Warning: This piece contains more graphic descriptions of sexual assault than previous publications and could be triggering to victims of sexual assault.
“You seemed really self-absorbed around the time that you’re saying it happened. In my opinion, you left the door wide open for something like that.”
“I get it being scary and stuff, but I can’t sit here and say that God can help you with this because you stayed with him. Your window of being saved is getting smaller and smaller.”
“What were you wearing?”
“I mean, he was a twenty something year old virgin. Can you blame him?”
“You know that you can be beautiful again, right?”
Those were the first responses I got when I told my story to a few members of my church and people from Wheaton. So, for three years, I kept quiet about it and tried to keep details at an absolute minimum.
It happened quickly, and then I was left alone on his couch as he scurried down the College Ave Apartment steps to help set up for a College Union event. Crying while I tried to clean up the blood, I was unable to walk down the stairs so I laid on his couch and listened as the overwhelming weight of losing 20 years of ‘guarding my heart’ and ‘maintaining my temple’ went trailing down those metal steps with him.
The ‘Question’ of Consent
Laying on that couch with the blanket he had tossed over me, I thought over how it went from a few ‘have a good day’ kisses to being scared out of my mind, topless, on my back, silent, and paralyzed in fear, wondering why he pulled my dress down like that and threw me over. It was the first time anybody had seen, much less touched, my body–there was no permission granted or even sought after. I was stunned. I didn’t fight or argue when he stripped me for the first time and invited himself into my body.
What I didn’t know was that freezing was a normal stress response, that our options aren’t just limited to fight or flight. It turns out freezing is actually a very common response to sexual assault. In my case, as with victims that are attacked by current or former intimate partners (26%), or friends (38%), the level of betrayal and harm is almost impossible to grasp in the seconds it takes to assault somebody. Both of our perceptions were skewed: he assumed I was going with it because I dropped limp, and I assumed I was guilty because I didn’t actually fight back or run away. But you keep thinking:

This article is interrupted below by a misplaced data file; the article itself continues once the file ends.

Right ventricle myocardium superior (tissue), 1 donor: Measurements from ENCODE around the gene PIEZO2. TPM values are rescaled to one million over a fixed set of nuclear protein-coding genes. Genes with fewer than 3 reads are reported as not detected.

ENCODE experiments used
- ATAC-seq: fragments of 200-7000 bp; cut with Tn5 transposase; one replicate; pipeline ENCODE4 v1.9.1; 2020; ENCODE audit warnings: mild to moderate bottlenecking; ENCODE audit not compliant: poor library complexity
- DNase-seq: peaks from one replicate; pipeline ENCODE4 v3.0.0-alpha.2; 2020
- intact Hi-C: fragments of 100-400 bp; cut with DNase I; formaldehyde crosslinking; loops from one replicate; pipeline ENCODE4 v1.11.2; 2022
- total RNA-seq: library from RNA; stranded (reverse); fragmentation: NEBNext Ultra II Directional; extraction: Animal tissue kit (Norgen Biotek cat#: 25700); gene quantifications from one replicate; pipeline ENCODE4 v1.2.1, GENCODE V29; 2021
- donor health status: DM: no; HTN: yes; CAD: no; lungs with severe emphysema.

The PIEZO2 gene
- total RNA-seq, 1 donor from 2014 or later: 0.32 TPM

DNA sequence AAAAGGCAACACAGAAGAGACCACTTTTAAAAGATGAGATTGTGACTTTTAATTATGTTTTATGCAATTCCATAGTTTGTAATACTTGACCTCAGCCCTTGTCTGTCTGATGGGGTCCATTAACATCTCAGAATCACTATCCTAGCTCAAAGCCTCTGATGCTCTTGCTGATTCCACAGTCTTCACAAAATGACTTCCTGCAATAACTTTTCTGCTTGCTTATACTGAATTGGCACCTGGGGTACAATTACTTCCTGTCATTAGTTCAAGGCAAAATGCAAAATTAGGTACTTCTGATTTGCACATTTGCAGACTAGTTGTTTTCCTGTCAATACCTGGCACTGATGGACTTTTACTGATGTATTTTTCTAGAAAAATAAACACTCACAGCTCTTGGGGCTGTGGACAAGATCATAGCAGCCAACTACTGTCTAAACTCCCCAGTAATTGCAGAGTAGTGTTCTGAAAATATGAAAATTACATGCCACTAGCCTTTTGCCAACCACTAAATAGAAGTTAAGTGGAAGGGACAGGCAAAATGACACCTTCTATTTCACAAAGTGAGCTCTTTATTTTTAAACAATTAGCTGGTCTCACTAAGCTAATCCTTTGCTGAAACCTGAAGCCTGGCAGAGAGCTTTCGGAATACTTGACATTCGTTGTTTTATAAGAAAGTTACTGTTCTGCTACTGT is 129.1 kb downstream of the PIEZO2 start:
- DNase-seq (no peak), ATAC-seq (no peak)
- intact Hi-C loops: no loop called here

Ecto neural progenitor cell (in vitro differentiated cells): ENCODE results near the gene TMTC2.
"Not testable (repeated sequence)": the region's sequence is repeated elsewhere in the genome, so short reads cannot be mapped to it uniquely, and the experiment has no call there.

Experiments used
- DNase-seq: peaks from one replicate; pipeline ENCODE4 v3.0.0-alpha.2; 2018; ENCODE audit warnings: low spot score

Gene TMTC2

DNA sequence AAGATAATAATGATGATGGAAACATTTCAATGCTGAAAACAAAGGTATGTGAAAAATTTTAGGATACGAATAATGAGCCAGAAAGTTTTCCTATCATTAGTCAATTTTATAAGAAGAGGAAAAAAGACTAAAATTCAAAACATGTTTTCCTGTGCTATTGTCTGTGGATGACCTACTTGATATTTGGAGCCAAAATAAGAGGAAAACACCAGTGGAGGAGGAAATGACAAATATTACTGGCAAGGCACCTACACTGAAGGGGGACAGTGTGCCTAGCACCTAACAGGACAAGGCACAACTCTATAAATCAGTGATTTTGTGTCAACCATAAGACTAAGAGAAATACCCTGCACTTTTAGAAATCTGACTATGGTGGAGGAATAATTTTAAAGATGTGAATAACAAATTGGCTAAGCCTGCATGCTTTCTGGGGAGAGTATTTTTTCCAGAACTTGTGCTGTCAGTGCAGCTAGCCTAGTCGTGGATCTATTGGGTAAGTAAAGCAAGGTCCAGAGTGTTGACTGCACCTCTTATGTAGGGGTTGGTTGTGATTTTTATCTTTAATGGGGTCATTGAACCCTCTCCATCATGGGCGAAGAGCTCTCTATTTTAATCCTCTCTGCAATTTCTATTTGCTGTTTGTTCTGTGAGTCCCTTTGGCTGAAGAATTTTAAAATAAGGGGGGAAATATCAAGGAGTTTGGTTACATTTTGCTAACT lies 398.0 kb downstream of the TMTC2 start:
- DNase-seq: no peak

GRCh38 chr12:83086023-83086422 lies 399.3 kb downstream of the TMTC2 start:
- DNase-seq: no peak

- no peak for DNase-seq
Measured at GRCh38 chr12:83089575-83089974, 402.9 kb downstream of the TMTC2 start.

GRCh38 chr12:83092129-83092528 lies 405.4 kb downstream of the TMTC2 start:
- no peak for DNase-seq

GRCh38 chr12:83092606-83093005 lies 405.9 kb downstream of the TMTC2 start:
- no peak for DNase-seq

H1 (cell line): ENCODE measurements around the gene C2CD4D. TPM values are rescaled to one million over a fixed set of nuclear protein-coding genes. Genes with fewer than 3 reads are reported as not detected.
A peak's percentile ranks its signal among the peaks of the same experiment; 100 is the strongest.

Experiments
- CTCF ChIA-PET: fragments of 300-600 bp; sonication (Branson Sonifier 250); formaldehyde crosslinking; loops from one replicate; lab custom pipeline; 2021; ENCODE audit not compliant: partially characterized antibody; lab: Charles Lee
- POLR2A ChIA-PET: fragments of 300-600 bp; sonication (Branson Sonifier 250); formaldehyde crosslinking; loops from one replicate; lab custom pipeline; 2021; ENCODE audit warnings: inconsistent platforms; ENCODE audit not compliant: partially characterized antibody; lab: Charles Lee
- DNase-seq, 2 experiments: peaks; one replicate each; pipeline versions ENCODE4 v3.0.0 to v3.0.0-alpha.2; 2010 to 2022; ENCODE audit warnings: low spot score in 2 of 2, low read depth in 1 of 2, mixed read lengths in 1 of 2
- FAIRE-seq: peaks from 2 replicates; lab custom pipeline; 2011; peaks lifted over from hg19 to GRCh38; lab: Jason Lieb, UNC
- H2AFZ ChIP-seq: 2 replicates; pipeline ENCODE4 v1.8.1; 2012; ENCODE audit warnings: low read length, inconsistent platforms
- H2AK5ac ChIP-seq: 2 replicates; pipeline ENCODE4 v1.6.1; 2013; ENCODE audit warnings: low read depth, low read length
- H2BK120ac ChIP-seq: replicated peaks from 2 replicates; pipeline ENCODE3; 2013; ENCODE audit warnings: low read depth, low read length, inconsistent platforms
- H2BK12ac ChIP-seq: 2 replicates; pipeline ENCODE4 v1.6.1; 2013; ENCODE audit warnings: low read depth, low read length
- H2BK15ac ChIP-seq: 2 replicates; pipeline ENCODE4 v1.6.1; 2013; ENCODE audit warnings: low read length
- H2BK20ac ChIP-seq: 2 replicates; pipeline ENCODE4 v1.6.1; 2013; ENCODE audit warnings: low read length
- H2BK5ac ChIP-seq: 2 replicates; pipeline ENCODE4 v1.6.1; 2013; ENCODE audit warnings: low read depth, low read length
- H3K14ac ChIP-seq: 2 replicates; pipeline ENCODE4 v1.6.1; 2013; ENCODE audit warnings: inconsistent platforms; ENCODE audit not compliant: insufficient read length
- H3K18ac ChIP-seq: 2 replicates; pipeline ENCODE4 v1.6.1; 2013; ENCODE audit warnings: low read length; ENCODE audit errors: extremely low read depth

– They’ll stop once they realize.
– This isn’t happening.
– I must’ve lead them on… they wouldn’t do this without a reason. They care about me.
What I didn’t know was that consent means saying “Yes,” not assuming the lack of a negative response, or any emotional responses in this story, implies the affirmative. If you’re ever unsure, ask your partner.
I laid there feeling the hopelessness of not having enough of a case to get help, fearing that it would backfire and cause both of us to be disciplined for sexual activity.
Yell FIRE instead of RAPE
That’s what I learned in a self defense class at Wheaton the year before.
In studies that I was shown, people are more likely to help if you yell ‘fire’ than ‘rape.’ Witnesses and helpful people tend to shy away from victims yelling “Help!” or “Rape!” but fires are supposed to draw in more of a crowd.